The UC Berkeley Labor Center’s Technology and Work program provided input to the White House Office of Science and Technology Policy (OSTP) initiative on developing a Bill of Rights for an Automated Society.
Today, the UC Berkeley Labor Center released a groundbreaking report that provides a new and comprehensive set of policy principles for worker technology rights in the United States.
This groundbreaking report provides a new and comprehensive set of policy principles for worker technology rights in the United States.
This report examines trends in food retail in the U.S. preceding and up through the pandemic, assessing how e-commerce is likely to affect workers in the industry in the next 5-10 years. In contrast to widespread fears that technology leads to automation-related job loss, e-commerce is creating jobs, as customers are now paying for tasks that they used to do themselves for free. But for most of these new positions, job quality is a serious concern, and the passage of Proposition 22 in California this fall exacerbates the problem.
New Report Shows E-Commerce & Food Delivery Work Growing During Recession & Unemployment, but Jobs More Precarious Than Ever
This paper offers a framework for understanding the broad range of data collection strategies and algorithmic systems currently in use or being developed for the workplace. It describes key technologies and how they operate, the context in which they evolved, and their potential applications in the workplace.
This paper reviews strategies that unions have used to leverage their collective bargaining agreements to address technological change, both past and present. It groups these approaches into three categories: those focused on establishing rights and roles regarding the decision to adopt new technology, those designed to mitigate the introduction of new technology, and those related to the use of technology in workforce management.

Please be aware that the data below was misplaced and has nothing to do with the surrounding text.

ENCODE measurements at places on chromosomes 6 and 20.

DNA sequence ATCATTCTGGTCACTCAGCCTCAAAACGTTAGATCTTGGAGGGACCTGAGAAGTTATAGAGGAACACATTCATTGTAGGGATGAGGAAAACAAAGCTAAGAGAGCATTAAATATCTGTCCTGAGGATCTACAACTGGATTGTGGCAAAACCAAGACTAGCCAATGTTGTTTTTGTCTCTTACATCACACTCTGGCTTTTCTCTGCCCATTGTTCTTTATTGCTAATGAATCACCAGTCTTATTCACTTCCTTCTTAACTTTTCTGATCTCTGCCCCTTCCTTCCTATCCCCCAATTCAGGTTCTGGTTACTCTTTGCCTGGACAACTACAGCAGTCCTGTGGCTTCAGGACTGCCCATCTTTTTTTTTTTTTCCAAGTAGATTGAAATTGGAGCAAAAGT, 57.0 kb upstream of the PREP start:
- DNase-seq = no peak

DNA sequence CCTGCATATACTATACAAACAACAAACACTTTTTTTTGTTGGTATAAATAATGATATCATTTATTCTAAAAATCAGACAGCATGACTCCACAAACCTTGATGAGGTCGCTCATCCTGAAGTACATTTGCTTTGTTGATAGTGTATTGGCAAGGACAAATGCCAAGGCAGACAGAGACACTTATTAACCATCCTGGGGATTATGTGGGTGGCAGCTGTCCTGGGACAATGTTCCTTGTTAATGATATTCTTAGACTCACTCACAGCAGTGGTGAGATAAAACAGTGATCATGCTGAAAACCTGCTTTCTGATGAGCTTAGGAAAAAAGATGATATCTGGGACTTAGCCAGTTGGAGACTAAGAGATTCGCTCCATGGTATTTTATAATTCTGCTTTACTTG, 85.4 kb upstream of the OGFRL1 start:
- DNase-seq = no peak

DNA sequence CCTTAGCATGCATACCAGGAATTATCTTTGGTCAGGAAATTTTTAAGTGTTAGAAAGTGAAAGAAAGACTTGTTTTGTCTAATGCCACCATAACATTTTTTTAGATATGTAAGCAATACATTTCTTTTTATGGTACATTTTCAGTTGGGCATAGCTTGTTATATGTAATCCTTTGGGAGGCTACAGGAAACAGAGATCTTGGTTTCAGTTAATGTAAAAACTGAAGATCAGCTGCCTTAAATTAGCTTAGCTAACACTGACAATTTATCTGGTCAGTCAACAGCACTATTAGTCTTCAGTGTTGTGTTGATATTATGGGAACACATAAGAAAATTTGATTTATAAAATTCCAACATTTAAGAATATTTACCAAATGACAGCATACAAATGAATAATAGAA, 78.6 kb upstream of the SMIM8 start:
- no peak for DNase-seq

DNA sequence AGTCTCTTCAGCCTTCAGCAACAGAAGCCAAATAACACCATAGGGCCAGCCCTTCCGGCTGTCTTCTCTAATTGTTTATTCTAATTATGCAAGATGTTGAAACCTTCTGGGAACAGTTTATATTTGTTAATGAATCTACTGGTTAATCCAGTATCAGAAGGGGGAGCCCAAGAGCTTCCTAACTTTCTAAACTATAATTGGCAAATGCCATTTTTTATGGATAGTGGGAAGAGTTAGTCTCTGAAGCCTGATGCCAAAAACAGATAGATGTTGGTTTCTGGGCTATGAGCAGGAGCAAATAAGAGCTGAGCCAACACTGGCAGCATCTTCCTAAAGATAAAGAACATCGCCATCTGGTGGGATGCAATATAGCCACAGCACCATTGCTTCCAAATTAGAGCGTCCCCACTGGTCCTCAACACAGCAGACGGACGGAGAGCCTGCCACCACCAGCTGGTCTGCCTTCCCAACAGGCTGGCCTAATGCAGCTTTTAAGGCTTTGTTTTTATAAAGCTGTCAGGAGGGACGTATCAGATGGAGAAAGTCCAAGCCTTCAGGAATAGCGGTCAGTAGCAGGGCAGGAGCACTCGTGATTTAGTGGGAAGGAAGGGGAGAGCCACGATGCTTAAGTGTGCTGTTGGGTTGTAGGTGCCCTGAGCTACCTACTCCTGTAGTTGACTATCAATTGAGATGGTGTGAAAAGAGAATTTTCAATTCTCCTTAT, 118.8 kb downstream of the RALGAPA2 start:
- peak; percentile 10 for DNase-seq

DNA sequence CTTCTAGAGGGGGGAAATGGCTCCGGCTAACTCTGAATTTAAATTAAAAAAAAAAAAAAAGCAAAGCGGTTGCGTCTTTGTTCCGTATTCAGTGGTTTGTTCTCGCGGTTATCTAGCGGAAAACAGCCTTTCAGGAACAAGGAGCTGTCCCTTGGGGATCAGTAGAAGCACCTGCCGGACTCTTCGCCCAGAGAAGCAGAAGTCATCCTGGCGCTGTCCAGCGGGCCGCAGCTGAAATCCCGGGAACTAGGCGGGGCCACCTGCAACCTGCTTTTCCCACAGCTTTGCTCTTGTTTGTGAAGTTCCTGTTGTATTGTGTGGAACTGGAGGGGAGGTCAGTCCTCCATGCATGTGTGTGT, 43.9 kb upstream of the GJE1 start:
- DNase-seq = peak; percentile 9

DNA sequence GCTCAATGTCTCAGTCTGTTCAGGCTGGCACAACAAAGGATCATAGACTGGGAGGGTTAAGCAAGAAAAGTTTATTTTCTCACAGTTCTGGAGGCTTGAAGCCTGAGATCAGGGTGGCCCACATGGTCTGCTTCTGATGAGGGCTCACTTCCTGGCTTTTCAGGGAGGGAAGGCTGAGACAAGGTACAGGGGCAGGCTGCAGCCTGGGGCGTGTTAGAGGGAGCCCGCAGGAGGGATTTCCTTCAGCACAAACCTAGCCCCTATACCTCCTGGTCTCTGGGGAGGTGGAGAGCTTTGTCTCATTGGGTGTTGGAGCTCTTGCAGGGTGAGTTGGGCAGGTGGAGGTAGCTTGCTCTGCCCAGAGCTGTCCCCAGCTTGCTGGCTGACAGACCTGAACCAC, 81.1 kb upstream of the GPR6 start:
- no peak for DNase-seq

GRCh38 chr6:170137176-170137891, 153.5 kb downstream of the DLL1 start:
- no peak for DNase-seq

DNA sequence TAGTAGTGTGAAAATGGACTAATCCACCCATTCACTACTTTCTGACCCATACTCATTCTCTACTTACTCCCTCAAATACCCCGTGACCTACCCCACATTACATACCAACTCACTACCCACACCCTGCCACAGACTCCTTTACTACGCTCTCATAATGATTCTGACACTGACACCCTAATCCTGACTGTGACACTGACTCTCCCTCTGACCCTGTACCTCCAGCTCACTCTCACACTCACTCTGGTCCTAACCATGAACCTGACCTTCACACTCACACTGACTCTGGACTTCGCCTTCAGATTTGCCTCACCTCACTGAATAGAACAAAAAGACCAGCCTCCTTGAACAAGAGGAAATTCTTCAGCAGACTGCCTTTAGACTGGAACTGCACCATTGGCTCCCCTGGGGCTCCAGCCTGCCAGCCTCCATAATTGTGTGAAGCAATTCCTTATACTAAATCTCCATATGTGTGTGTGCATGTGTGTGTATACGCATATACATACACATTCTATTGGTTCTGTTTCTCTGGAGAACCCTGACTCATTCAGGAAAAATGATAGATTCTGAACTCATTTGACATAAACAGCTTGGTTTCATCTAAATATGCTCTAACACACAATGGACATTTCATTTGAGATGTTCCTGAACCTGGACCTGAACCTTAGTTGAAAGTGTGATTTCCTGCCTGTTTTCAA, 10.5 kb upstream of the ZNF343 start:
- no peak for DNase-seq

This paper provides an inventory of existing and proposed public policy strategies designed to mitigate the risks and maximize the benefits of data-driven technologies when applied in the workplace. The strategies are organized into five groups: notice and transparency, accountability, individual data rights, workplace rights, and government oversight and regulation.
In this report, we focus on trends in technology adoption in the retail sector, looking beyond the effects of the current crisis to trace how retailers are using digital technologies in ways that alter the quality and quantity of front-line retail jobs. While we recognize the pandemic’s possible impacts on the retail workplace throughout the report, the bulk of our discussion concerns longstanding trends that appear likely to continue over the next five years or longer.
New technologies in the retail sector are likely to mean more monitoring and coercion of workers, and a stronger advantage for large companies like Walmart and Amazon, according to a new report released today from the U.C. Berkeley Labor Center and Working Partnerships USA.
This report examines the drivers of technological change in the U.S. health care industry and explores how technologies may be used in response to the challenges facing the industry over the next five to 10 years. We also assess how technological change in health care may affect health care workers, who represent 12% of total employment in the United States—around 18 million workers.